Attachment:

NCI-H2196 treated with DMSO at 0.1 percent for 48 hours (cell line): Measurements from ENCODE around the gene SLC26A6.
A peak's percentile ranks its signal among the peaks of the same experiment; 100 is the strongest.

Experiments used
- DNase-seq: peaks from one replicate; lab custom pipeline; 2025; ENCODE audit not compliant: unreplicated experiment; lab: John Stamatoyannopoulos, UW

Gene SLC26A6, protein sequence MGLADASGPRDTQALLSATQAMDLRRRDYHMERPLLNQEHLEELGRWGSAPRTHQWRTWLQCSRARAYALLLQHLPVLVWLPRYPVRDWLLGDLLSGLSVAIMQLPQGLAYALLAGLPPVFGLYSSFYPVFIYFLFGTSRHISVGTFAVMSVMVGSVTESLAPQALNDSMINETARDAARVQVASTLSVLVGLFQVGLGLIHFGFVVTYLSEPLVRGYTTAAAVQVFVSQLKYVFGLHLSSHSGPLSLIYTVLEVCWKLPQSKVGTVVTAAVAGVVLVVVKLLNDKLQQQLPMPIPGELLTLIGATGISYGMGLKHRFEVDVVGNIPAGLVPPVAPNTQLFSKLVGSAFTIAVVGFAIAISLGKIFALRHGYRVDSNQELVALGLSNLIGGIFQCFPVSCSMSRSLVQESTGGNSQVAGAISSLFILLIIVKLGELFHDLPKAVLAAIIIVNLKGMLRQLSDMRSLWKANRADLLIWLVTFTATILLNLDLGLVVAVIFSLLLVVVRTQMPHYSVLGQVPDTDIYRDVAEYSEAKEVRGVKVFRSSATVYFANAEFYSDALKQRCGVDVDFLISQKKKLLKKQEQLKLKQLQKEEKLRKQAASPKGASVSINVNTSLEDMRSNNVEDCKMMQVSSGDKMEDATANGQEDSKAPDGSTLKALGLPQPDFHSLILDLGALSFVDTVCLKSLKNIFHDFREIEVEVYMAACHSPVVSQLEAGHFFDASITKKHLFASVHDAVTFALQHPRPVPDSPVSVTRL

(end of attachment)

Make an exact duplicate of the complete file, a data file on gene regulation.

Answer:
NCI-H2196 treated with DMSO at 0.1 percent for 48 hours (cell line): Measurements from ENCODE around the gene SLC26A6.
A peak's percentile ranks its signal among the peaks of the same experiment; 100 is the strongest.

Experiments used
- DNase-seq: peaks from one replicate; lab custom pipeline; 2025; ENCODE audit not compliant: unreplicated experiment; lab: John Stamatoyannopoulos, UW

Gene SLC26A6, protein sequence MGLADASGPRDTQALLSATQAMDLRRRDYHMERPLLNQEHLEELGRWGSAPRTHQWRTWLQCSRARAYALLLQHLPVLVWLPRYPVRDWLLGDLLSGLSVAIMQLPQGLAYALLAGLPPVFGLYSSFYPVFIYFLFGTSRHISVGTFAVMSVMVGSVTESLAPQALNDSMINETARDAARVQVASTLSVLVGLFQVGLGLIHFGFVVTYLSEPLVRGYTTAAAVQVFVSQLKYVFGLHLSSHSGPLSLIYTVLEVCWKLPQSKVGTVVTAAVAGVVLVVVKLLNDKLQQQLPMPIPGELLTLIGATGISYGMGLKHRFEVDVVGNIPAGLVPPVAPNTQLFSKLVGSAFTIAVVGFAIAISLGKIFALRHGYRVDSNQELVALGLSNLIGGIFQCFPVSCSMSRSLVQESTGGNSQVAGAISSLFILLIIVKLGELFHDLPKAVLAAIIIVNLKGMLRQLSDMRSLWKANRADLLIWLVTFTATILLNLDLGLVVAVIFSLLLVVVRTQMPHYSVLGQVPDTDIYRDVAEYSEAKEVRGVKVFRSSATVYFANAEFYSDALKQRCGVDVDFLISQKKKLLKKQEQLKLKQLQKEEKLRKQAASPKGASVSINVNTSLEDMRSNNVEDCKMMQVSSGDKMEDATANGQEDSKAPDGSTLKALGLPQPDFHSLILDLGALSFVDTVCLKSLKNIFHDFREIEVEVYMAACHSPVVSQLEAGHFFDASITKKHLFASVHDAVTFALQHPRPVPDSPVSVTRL